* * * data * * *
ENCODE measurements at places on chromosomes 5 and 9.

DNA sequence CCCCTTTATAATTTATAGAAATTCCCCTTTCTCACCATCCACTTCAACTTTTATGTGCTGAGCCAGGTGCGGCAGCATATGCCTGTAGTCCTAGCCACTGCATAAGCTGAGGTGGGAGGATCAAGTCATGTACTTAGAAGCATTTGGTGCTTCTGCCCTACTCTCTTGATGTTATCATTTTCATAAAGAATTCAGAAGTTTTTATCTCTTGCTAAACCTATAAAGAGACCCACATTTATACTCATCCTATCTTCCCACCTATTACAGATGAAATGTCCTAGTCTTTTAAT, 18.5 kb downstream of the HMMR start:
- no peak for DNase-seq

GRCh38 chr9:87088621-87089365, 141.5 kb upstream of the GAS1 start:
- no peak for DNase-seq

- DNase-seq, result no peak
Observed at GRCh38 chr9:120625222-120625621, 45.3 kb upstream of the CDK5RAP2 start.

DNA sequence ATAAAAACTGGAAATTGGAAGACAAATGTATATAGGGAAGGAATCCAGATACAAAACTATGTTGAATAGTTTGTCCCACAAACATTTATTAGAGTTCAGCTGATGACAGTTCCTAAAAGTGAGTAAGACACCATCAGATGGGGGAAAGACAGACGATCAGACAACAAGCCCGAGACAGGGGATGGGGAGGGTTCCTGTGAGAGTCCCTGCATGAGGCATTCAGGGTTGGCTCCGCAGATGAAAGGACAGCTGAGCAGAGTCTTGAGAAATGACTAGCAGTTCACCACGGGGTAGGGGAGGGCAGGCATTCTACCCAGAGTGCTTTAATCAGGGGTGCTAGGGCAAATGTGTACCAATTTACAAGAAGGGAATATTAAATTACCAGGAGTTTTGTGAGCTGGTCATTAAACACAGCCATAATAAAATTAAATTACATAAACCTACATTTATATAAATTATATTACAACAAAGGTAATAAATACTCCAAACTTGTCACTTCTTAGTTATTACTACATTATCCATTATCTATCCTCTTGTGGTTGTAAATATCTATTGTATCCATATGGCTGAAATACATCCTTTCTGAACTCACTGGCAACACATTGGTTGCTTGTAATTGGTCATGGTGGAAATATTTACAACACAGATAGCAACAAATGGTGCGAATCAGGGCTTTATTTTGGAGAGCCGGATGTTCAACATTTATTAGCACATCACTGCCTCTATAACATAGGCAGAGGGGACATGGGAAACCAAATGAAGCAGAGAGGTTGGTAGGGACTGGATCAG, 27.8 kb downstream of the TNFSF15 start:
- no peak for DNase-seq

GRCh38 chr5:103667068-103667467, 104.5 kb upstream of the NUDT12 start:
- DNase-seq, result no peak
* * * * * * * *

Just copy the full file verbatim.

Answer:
ENCODE measurements at places on chromosomes 5 and 9.

DNA sequence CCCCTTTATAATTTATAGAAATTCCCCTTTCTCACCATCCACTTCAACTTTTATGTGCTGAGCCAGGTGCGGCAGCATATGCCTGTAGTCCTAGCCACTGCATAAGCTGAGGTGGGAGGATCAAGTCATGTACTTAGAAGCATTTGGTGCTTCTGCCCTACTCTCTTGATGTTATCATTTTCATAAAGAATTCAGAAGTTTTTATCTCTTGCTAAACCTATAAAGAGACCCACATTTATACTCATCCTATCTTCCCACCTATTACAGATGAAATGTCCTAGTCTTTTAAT, 18.5 kb downstream of the HMMR start:
- no peak for DNase-seq

GRCh38 chr9:87088621-87089365, 141.5 kb upstream of the GAS1 start:
- no peak for DNase-seq

- DNase-seq, result no peak
Observed at GRCh38 chr9:120625222-120625621, 45.3 kb upstream of the CDK5RAP2 start.

DNA sequence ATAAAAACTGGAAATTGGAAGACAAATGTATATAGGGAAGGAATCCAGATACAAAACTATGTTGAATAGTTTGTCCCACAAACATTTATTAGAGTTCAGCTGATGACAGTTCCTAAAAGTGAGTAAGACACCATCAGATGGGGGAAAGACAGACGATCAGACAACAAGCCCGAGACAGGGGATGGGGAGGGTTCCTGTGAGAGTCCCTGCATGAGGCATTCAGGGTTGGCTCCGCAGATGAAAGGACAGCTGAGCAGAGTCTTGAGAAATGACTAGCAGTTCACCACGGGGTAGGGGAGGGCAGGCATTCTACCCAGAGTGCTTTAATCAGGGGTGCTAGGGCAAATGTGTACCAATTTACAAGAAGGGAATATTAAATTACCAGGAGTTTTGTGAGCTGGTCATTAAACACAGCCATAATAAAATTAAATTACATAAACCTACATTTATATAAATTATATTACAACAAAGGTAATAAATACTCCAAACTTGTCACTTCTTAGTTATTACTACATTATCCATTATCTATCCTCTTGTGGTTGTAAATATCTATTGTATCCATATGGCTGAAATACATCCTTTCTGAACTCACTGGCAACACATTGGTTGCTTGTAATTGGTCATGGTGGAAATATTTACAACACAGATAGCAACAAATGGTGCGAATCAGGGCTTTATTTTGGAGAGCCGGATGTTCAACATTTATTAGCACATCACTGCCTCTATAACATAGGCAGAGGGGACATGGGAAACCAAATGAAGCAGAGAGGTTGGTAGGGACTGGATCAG, 27.8 kb downstream of the TNFSF15 start:
- no peak for DNase-seq

GRCh38 chr5:103667068-103667467, 104.5 kb upstream of the NUDT12 start:
- DNase-seq, result no peak